The popcorn lung news has been water-cooler talk around here recently. In case you haven’t heard, it can be unsafe to consume vast quantities of microwaved, buttered popcorn. Of course, I wanted to learn more and entered “popcorn” as my search term. The results were not particularly interesting or relevant to me.
All the engines returned similar things about the edible treat from sites like Wikipedia, the Popcorn Board, Factmonster, and retailers of all stripes. A product called Roxio Popcorn also made the grade, which helps you copy DVDs.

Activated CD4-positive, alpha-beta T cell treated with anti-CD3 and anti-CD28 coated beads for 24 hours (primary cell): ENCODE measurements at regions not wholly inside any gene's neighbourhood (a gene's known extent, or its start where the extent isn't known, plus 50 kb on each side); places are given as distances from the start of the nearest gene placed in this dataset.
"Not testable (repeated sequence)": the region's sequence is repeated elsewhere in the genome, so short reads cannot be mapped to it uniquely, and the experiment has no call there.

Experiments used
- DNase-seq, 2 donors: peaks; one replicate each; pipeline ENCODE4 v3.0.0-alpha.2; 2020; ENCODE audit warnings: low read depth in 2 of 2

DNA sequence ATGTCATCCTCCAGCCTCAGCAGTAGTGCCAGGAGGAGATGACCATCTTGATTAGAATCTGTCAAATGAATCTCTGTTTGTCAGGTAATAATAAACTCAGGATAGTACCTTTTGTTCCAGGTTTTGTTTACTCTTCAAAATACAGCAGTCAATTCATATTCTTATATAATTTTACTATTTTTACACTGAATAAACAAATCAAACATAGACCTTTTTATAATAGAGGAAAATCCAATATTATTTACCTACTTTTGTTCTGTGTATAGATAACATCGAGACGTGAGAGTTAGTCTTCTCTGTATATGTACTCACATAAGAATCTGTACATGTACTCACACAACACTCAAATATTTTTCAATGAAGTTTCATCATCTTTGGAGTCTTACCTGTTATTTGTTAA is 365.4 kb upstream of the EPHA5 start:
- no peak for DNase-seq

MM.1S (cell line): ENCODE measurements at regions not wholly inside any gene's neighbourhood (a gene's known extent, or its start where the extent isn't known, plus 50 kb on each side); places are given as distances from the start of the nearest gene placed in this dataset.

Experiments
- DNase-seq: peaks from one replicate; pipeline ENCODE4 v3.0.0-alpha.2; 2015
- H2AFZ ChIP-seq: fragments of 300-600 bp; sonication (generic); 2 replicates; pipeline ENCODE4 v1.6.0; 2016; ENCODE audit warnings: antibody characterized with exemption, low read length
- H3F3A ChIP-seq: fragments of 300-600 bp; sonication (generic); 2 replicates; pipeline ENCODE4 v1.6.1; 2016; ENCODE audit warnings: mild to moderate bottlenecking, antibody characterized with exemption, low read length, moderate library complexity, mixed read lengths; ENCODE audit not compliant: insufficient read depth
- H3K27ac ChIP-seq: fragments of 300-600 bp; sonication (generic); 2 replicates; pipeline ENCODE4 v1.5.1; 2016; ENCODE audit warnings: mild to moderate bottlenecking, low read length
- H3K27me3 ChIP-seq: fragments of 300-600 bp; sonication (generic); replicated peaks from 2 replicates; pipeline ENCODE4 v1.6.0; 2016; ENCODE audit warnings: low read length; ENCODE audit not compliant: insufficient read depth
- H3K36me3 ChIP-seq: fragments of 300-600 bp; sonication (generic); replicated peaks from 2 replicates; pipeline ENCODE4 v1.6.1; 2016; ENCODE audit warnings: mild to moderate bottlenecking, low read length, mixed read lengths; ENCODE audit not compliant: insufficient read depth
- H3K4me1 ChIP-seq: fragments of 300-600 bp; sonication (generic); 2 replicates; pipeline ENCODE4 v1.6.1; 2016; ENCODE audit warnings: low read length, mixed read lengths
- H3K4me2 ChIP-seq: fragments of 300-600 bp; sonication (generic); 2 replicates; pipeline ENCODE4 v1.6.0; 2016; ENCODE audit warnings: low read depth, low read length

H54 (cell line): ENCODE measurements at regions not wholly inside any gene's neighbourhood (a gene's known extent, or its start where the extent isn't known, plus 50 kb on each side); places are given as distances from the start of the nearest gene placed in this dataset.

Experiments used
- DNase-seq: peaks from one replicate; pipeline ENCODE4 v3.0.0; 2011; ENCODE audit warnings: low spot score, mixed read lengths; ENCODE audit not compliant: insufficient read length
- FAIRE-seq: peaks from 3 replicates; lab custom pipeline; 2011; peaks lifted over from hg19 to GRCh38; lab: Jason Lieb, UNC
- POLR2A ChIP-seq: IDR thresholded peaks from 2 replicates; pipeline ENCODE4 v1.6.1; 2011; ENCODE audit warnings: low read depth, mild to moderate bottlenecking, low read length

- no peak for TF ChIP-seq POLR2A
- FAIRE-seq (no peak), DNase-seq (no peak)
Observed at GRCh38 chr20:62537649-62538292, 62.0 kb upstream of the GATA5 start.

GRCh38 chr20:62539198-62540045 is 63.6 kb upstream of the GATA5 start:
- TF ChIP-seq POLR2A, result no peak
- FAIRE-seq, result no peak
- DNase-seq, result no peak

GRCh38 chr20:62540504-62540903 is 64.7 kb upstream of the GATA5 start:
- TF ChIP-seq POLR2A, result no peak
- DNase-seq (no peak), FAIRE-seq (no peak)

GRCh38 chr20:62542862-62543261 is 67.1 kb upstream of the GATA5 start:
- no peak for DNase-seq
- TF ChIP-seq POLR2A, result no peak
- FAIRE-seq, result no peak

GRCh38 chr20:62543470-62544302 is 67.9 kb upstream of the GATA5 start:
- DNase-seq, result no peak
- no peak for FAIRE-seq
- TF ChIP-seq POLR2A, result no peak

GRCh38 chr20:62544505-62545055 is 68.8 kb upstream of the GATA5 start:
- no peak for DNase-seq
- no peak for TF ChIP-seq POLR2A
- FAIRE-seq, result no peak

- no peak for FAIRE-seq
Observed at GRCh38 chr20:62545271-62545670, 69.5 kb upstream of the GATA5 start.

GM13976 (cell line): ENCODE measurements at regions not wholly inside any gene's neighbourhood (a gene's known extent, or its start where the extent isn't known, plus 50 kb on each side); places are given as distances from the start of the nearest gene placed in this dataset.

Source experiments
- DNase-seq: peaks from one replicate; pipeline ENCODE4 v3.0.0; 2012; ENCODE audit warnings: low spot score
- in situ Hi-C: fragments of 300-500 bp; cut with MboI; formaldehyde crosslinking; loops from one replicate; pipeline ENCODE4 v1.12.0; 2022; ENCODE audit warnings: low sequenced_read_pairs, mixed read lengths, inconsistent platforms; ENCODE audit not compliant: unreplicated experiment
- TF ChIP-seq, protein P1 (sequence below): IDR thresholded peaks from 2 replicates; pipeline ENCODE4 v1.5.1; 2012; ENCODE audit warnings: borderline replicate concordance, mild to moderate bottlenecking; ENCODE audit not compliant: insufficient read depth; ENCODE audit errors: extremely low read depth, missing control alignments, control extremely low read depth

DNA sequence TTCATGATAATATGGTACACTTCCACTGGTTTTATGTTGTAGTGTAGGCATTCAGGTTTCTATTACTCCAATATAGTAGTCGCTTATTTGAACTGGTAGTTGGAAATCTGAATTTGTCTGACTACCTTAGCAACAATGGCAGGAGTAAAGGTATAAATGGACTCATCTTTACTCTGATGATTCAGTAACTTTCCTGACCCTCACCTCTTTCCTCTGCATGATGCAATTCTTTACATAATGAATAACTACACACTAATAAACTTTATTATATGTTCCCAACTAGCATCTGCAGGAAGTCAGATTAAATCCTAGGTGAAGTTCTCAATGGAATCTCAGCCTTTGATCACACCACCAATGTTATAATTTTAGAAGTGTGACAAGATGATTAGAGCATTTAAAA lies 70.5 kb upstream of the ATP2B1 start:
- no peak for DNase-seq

Google did produce two relevant results in positions 7/8, from The Pump Handle and Scientific American. There were none returned from Yahoo, Ask or MSN. Yahoo suggested “popcorn lung” for searching, while none of the others made relevant suggestions. In the paid column, Revolution Health bought ads which linked to its Reuters story about popcorn lung.
Why can’t a popcorn search reflect our collective interests better? We know this specific interest may be short-lived, but there’s been a lot of news coverage. Thus it’s disappointing that nothing much is shown — unless you consciously think about adding keywords to popcorn.
The next time someone says that search and semantic approaches work perfectly well? Just offer this example to them. Fortunately, there are technologies that either personalize or share community interests, so we won’t be disappointed forever.